How to cut chair rail moulding in corners

Hi,
I am installing chair rail moulding in my house, and would like to ask you to share your experience in how you cut moulding in inside corners. Web sites says that you have to cut one peace 90 degree angle and moulding from another wall should be cut so in matches profile of another moulding. Example (step 6): http://www.easy2.com/cm/easy/diy_ht_index.asp?page_id5694127 But my moulding is very thick and to cut profile into another moulding is very very hard job. What are disadvantages if I'll cut 45 degree angle on bouth joint peaces?
Thanks for your info.
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Saw wrote:

WHEN not if, but WHEN the miter opens up a little bit, it will be less visible using a coped joint. A miter joint gives the eye a straight-on view of the wall through the gap.
A coped cut isn't too difficult...
1. Install one piece cut at 90deg to fit the wall. 2. The adjoining piece is cut at 45deg as if you were doing miter. 3. Draw a pencil line on the front edge of the miter cut 4. Using a coping saw cut away the excess to fit the first piece 5. Then and only then, cut the other end to fit flush to the opposite wall
Starting in a corner can be a bear if you have to make two coped cuts on the same piece of wood, so I usually start at a door frame and work from there.
The larger the molding the more difference the coped cut makes...
Brad
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Brad,
Thank you very much for your answer. If I understood correctly, it is important first to cut adjoining peace at 45 deg angle before doing coping. If I'll make 45 deg angle cut, then coping should be easier, but will that leave gap at the back of the moulding in place of joint?
Thanks,

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Saw wrote:

Try one. You will find that it works like magic. It is not all that difficult and that part you think is going to cause a void is totally hidden.

--
Joseph E. Meehan

26 + 6 = 1 It's Irish Math
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You misunderstood, you install one piece clear up to corner with 90 degree cut. To cope the other piece, you first cut it off at 45 degrees, as Brad said. Reread his post. You don't cut both adjoining pieces at 45 degrees.

another
angle
wall
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First, it depends on where in Canada you live. The moisture content of the air doesn't vary that much in the prairies, varies a great deal in the east.
Coping a corner (as you describe above) is preferable where moisture levels vary because wood swells and contracts, and mitred corners can open, leaving an ugly gap.
In the prairies, this is less a factor.
If you are going to mitre the corners, don't cut them at 45 degrees. Get an angle finder with at least 12" arms and use that to find the angle of the corner. Divide by two and make a trial cut with pieces of scrap. If you get a great fit, make your cut.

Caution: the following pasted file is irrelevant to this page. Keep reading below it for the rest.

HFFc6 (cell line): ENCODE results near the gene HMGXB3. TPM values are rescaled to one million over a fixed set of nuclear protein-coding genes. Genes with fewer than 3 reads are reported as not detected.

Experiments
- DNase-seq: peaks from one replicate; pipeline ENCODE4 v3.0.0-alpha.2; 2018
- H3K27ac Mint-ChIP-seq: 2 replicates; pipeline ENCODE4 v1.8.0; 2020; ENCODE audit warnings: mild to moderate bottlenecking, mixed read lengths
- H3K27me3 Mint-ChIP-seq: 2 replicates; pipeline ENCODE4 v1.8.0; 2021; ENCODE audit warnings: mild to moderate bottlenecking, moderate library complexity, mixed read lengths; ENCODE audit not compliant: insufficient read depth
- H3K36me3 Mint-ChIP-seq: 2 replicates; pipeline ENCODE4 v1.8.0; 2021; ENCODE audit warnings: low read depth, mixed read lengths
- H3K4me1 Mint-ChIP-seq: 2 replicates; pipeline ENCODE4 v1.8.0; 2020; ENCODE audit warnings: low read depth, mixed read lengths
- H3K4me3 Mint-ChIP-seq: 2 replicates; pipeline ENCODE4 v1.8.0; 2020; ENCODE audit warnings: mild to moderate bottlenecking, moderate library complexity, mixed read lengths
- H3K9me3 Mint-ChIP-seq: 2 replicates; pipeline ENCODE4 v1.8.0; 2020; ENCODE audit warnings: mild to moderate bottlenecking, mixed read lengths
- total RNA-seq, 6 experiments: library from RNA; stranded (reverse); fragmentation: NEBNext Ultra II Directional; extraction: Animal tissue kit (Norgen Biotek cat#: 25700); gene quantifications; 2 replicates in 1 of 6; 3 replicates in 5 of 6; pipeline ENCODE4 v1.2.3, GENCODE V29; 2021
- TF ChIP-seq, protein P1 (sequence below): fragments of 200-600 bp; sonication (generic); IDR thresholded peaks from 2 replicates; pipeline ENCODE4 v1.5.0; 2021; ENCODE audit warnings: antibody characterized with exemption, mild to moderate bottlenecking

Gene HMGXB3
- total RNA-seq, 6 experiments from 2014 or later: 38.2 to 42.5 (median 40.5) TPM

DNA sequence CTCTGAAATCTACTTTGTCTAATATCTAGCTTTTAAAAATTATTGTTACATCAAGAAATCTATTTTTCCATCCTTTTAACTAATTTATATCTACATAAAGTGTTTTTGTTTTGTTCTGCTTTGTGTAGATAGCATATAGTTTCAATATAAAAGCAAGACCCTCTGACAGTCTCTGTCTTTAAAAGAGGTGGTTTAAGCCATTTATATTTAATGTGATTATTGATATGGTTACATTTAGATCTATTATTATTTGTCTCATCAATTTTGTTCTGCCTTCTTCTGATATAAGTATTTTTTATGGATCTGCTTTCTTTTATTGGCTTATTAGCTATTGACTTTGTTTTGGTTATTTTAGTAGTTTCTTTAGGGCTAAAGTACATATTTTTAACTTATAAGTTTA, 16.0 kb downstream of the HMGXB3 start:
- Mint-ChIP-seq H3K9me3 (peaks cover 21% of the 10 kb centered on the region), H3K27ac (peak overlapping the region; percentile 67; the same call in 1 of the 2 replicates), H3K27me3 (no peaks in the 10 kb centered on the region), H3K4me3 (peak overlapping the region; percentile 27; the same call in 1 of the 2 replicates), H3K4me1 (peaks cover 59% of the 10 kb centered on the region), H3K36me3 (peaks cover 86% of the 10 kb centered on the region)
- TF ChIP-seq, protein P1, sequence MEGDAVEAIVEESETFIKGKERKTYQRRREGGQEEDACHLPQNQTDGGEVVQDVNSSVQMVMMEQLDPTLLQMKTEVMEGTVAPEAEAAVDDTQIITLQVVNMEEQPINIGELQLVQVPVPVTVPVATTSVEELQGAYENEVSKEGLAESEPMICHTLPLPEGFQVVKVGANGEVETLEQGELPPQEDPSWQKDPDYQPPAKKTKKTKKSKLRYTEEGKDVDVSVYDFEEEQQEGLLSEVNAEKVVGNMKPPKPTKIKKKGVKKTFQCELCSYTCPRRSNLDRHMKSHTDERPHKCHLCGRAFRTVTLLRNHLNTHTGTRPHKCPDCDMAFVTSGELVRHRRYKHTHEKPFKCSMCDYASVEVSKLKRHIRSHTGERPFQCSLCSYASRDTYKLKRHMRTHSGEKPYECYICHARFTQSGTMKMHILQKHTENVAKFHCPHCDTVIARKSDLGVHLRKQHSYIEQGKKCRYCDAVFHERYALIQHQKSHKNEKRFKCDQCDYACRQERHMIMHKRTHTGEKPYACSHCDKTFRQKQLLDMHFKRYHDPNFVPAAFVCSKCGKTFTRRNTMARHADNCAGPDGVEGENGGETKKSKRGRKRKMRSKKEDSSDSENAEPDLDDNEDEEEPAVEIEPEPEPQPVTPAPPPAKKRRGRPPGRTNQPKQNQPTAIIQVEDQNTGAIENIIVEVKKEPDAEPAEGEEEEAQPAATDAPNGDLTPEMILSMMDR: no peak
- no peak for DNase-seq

Remember, too, that walls are not smooth and straight; the thicker the material you use, the more noticeable those gapes will be.
For mitre cuts and thick material, I'd recommend you use paint grade moulding ... filling and painting will hide the imperfections.
If you are going stain grade, perhaps select a thinner material and cope it. Fill gaps along the wall with clear silicone.
Ken
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I live by " putty and paint make a carpenter look great!" and in my case, I certainly aint great
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Thank you everyone for info. I'll work on this tonight. Bambam - you said to fill up gaps along the wall with clear silicone. I was planning to paint moulding before attaching it to the wall and then fill gaps with white caulking. Will that work?
Thanks
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Whatever you do. do not use silicone. Paint will not stick to silicone. Use painter's latex caulk.
^^^^^^^^^^^^^^^^^^^^^^^^^^^^^^^^^ Keep the whole world singing . . . . DanG (remove the sevens) snipped-for-privacy@7cox.net
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Saw wrote:

Any caulk will work but if you use silicone make sure it is *paintable* silicone...regular isn't.
-- dadiOH ____________________________
dadiOH's dandies v3.05... ...a help file of info about MP3s, recording from LP/cassette and tips & tricks on this and that. Get it at http://mysite.verizon.net/xico
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Use a cope (it looks more difficult to do than in reality). If you just use 45 degrees, the joint will eventually separate and won't look too good. If you don't have any experience coping, buy a couple feet of molding and practice.
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Thank you everyone for your help.Last night I started to put chairrail and I followed steps you recommended and it looks good!
Thanks
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